WHO: Speaking at 10:00 a.m., Thursday
• City of Alexandria Mayor William D. Euille
• Under Secretary of Commerce for Intellectual Property Jon Dudas
• Commissioner for Trademarks Lynne Beresford

For a complete list and description of the exhibits, see: http://www.uspto.gov/main/homepagenews/2008mar31a.htm.

WHAT: National Trademark Expo

WHEN: Opening ceremony – Thursday, April 10, at 10:00 a.m.
Expo is open from 10:00 a.m. to 6:00 p.m., Thursday - Saturday

WHERE: USPTO campus, atrium of the Madison building, 600 Dulany Street, Alexandria, Va.

Wednesday, April 2, 2008

USPTO Can't Change the Rules

The U.S. Patent and Trademark Office has no substantive rulemaking authority, so says a U.S. District Court. Good news for those who think the USPTO over-reaches; bad for USPTO Director Jon Dudas, who came out on the losing side of this court case.

GlaxoSmithKline, et al. (collectively, “GSK”) and Triantafyllos Tafas (“Tafas”) filed a lawsuit to permanently enjoin the USPTO from changing longstanding rules on how patent applications are examined.

In a twenty-six page opinion, District Court Judge Cacheris found "the USPTO’s rulemaking authority under 35 U.S.C. § 2(b)(2) does not extend to substantive rules, and because the Final Rules are substantive in nature, the Court finds that the Final Rules are void as ‘otherwise not in accordance with law’ and ‘in excess of statutory jurisdiction [and] authority.’ 5 U.S.C. § 706(2).”

You can find the opinion here.

Tuesday, April 1, 2008

Patent Off-Shoring, Down Under

The U.S. Patent and Trademark Office has forged another patent examination deal with a foreign country ... this time Australia. The release says:

Washington, D.C. – The Commerce Department’s U.S. Patent and Trademark Office (USPTO) and the Intellectual Property Office of Australia (IP Australia) today announced that they will launch a new trial cooperation initiative called the Patent Prosecution Highway in April. The Patent Prosecution Highway will leverage fast-track patent examination procedures already available in both offices to allow applicants in both countries to obtain corresponding patents faster and more efficiently. It also will permit each office to benefit from work previously done by the other office, in turn reducing examination workload and improving patent quality.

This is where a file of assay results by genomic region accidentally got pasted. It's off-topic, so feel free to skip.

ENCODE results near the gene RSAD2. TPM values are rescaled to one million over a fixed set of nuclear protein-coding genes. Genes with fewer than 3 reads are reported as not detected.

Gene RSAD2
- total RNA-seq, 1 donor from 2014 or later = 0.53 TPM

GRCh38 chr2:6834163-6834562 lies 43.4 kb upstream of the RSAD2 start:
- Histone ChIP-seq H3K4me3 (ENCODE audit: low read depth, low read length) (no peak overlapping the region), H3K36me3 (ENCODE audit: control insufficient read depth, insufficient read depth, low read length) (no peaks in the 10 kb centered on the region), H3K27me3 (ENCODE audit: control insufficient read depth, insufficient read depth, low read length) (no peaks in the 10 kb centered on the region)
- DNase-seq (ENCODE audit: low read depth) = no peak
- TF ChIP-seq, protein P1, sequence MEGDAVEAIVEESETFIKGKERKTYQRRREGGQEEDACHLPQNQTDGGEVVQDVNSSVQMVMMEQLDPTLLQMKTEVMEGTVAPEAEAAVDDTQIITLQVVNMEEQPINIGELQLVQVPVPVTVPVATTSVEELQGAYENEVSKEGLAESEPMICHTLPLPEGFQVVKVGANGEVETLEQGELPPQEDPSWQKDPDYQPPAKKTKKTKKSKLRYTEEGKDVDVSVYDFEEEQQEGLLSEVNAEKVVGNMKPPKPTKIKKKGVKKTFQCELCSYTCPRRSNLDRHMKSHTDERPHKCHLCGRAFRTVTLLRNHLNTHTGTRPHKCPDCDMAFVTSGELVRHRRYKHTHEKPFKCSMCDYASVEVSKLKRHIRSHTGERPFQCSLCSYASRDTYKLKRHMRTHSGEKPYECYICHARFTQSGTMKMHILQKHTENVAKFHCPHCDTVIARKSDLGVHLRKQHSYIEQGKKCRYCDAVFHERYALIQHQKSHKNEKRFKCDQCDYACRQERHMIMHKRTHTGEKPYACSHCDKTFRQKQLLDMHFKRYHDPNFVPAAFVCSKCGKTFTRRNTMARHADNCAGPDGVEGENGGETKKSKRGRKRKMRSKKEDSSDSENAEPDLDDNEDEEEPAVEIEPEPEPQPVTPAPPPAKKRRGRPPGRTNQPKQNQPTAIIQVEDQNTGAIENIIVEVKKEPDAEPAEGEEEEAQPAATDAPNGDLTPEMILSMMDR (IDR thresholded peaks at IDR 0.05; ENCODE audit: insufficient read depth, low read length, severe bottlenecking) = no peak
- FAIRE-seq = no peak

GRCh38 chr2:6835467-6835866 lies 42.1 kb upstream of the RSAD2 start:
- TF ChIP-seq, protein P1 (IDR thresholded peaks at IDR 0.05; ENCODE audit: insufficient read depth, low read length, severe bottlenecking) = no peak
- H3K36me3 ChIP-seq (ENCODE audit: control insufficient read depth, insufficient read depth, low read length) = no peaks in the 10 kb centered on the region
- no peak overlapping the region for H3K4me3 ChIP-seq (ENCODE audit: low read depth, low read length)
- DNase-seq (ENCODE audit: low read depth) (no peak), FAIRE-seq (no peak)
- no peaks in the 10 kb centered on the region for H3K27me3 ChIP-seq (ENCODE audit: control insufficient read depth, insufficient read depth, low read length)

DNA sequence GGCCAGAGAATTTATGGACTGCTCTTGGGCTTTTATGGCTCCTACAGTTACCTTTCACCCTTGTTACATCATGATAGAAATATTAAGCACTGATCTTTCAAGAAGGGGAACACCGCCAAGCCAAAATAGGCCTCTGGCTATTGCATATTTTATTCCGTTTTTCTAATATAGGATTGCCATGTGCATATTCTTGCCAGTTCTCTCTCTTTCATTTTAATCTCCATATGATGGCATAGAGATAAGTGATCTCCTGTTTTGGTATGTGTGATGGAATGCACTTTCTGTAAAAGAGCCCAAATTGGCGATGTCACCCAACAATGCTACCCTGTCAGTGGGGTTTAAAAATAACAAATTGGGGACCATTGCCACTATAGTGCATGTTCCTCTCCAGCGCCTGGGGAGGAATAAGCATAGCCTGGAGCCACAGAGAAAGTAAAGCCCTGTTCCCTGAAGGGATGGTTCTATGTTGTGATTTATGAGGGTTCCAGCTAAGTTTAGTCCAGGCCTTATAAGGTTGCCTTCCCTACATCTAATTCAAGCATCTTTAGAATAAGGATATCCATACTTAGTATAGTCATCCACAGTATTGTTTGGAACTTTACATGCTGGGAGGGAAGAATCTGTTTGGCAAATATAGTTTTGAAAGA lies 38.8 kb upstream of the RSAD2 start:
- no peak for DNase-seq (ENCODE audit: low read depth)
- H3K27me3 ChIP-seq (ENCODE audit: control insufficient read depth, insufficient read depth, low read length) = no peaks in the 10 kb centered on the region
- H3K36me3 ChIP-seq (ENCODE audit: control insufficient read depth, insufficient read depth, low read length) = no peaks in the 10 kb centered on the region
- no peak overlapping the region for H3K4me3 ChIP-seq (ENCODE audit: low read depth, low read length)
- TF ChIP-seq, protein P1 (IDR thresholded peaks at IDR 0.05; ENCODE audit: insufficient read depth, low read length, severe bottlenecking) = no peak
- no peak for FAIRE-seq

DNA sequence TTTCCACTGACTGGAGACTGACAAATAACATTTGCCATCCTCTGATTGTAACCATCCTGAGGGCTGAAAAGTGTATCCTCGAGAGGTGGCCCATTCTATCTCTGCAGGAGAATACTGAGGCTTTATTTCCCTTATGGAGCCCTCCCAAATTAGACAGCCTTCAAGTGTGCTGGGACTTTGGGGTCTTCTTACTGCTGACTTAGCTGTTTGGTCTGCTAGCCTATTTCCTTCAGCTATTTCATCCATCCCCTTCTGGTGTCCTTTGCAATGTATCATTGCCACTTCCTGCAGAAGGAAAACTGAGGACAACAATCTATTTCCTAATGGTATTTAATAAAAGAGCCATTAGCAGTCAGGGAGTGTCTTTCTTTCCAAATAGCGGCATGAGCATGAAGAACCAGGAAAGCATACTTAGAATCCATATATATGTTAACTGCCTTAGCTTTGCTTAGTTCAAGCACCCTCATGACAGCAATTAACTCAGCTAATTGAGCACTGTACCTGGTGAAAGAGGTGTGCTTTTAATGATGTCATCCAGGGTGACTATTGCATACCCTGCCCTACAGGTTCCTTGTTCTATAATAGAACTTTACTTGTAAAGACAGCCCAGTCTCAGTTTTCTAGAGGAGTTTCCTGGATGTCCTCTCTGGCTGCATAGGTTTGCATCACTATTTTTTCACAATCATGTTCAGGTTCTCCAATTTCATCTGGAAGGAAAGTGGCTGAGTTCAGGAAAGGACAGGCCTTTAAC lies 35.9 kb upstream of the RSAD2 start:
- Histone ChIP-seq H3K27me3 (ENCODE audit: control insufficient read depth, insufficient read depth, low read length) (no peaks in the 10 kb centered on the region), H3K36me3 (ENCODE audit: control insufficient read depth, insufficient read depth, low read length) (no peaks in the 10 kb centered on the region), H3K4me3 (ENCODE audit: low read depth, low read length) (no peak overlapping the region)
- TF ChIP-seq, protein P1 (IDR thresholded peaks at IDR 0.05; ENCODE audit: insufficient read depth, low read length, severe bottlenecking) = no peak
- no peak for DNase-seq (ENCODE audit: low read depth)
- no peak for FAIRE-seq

This pilot project with IP Australia builds on the success of a pilot with the Japan Patent office, which was made permanent in January. Pendency to first action was substantially reduced in many cases relative to the normal pendency in the particular technology area.
Under the Patent Prosecution Highway, an applicant receiving a ruling from either IP Australia or the USPTO that at least one claim in an application is patentable may request that the other office fast track the examination of corresponding claims in corresponding applications. Full requirements for participation in the trial program can be found at www.uspto.gov/web/patents/pph/pph_ipau.html and http://www.ipaustralia.gov.au/patents/international/pph_uspto.shtml.

Monday, March 31, 2008

Trash to Treasure

Imagine transforming stuff from your recycling bin into the next big thing and winning $10,000 for your innovative design.
Design Squad, PBS’s engineering and design competition show, and Intel have joined forces with By Kids For Kids to give young people the opportunity to do just that.
The nationwide Trash to Treasure competition will launch at www.bkfk.com on April 1 to coincide with the television series’ premiere of season two and will run through June 30.